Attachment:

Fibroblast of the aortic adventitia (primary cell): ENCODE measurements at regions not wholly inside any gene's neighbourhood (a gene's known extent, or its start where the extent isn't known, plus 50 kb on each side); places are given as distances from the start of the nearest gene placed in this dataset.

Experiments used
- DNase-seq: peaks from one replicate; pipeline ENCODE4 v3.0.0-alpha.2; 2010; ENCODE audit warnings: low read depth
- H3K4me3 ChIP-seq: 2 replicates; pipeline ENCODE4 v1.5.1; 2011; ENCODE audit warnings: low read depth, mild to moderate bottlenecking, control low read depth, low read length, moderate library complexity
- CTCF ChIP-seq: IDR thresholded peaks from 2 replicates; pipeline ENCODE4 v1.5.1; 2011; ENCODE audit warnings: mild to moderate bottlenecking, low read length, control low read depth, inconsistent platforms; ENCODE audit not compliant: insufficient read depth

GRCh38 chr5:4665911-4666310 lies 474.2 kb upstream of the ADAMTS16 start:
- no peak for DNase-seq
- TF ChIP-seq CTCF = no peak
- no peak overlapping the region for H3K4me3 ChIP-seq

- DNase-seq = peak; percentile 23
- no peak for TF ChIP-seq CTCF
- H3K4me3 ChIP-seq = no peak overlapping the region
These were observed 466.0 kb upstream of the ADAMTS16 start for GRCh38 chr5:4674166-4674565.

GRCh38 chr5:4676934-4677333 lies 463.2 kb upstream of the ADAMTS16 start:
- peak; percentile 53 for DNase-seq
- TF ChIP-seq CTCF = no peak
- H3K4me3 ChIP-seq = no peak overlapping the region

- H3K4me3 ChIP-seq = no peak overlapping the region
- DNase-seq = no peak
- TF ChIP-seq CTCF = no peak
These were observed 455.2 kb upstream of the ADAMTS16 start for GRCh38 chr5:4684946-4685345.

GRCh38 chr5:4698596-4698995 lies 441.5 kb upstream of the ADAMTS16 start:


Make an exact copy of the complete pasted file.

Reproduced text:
Fibroblast of the aortic adventitia (primary cell): ENCODE measurements at regions not wholly inside any gene's neighbourhood (a gene's known extent, or its start where the extent isn't known, plus 50 kb on each side); places are given as distances from the start of the nearest gene placed in this dataset.

Experiments used
- DNase-seq: peaks from one replicate; pipeline ENCODE4 v3.0.0-alpha.2; 2010; ENCODE audit warnings: low read depth
- H3K4me3 ChIP-seq: 2 replicates; pipeline ENCODE4 v1.5.1; 2011; ENCODE audit warnings: low read depth, mild to moderate bottlenecking, control low read depth, low read length, moderate library complexity
- CTCF ChIP-seq: IDR thresholded peaks from 2 replicates; pipeline ENCODE4 v1.5.1; 2011; ENCODE audit warnings: mild to moderate bottlenecking, low read length, control low read depth, inconsistent platforms; ENCODE audit not compliant: insufficient read depth

GRCh38 chr5:4665911-4666310 lies 474.2 kb upstream of the ADAMTS16 start:
- no peak for DNase-seq
- TF ChIP-seq CTCF = no peak
- no peak overlapping the region for H3K4me3 ChIP-seq

- DNase-seq = peak; percentile 23
- no peak for TF ChIP-seq CTCF
- H3K4me3 ChIP-seq = no peak overlapping the region
These were observed 466.0 kb upstream of the ADAMTS16 start for GRCh38 chr5:4674166-4674565.

GRCh38 chr5:4676934-4677333 lies 463.2 kb upstream of the ADAMTS16 start:
- peak; percentile 53 for DNase-seq
- TF ChIP-seq CTCF = no peak
- H3K4me3 ChIP-seq = no peak overlapping the region

- H3K4me3 ChIP-seq = no peak overlapping the region
- DNase-seq = no peak
- TF ChIP-seq CTCF = no peak
These were observed 455.2 kb upstream of the ADAMTS16 start for GRCh38 chr5:4684946-4685345.

GRCh38 chr5:4698596-4698995 lies 441.5 kb upstream of the ADAMTS16 start: